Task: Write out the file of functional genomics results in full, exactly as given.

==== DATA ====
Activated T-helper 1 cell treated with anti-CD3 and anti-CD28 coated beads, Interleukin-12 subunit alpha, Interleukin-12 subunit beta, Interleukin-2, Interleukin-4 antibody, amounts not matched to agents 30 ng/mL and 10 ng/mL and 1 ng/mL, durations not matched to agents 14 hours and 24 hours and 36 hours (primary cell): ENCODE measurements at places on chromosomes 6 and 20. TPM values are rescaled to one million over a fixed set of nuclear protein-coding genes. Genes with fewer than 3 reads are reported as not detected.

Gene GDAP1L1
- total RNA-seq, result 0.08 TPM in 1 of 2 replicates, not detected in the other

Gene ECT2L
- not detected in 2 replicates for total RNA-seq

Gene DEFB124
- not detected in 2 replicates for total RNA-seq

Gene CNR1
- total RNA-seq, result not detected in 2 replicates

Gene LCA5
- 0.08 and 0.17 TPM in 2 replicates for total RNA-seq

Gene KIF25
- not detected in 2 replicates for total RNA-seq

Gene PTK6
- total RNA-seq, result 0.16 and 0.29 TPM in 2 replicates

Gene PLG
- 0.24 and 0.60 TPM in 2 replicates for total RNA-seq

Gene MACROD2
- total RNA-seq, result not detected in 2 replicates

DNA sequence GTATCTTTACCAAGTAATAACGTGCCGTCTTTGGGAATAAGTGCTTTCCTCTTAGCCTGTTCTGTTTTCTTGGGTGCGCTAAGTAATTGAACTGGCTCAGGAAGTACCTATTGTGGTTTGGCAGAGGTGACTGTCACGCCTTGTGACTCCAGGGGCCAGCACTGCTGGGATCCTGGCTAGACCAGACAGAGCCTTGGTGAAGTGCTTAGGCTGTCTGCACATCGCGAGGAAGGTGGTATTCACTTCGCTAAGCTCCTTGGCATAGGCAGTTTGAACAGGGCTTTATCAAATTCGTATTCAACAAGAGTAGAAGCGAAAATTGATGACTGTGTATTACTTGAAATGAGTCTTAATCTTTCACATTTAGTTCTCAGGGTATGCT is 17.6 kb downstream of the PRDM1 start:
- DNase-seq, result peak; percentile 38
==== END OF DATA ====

Activated T-helper 1 cell treated with anti-CD3 and anti-CD28 coated beads, Interleukin-12 subunit alpha, Interleukin-12 subunit beta, Interleukin-2, Interleukin-4 antibody, amounts not matched to agents 30 ng/mL and 10 ng/mL and 1 ng/mL, durations not matched to agents 14 hours and 24 hours and 36 hours (primary cell): ENCODE measurements at places on chromosomes 6 and 20. TPM values are rescaled to one million over a fixed set of nuclear protein-coding genes. Genes with fewer than 3 reads are reported as not detected.

Gene GDAP1L1
- total RNA-seq, result 0.08 TPM in 1 of 2 replicates, not detected in the other

Gene ECT2L
- not detected in 2 replicates for total RNA-seq

Gene DEFB124
- not detected in 2 replicates for total RNA-seq

Gene CNR1
- total RNA-seq, result not detected in 2 replicates

Gene LCA5
- 0.08 and 0.17 TPM in 2 replicates for total RNA-seq

Gene KIF25
- not detected in 2 replicates for total RNA-seq

Gene PTK6
- total RNA-seq, result 0.16 and 0.29 TPM in 2 replicates

Gene PLG
- 0.24 and 0.60 TPM in 2 replicates for total RNA-seq

Gene MACROD2
- total RNA-seq, result not detected in 2 replicates

DNA sequence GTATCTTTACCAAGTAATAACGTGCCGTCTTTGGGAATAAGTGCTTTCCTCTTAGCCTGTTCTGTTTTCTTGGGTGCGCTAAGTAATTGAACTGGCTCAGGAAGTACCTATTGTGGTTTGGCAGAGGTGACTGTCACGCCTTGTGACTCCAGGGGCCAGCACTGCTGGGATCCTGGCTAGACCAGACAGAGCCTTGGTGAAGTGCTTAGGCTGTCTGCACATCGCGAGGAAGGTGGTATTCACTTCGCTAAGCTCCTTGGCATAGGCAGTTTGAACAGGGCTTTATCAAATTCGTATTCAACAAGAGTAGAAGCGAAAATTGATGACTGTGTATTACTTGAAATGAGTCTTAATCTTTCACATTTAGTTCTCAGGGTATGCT is 17.6 kb downstream of the PRDM1 start:
- DNase-seq, result peak; percentile 38